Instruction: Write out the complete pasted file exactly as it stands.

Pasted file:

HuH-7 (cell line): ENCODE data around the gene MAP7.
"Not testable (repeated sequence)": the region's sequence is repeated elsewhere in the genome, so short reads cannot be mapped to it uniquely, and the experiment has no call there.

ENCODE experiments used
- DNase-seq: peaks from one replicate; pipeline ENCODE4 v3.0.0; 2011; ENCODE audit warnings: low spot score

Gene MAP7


HuH-7 (cell line): ENCODE data around the gene MAP7.
"Not testable (repeated sequence)": the region's sequence is repeated elsewhere in the genome, so short reads cannot be mapped to it uniquely, and the experiment has no call there.

ENCODE experiments used
- DNase-seq: peaks from one replicate; pipeline ENCODE4 v3.0.0; 2011; ENCODE audit warnings: low spot score

Gene MAP7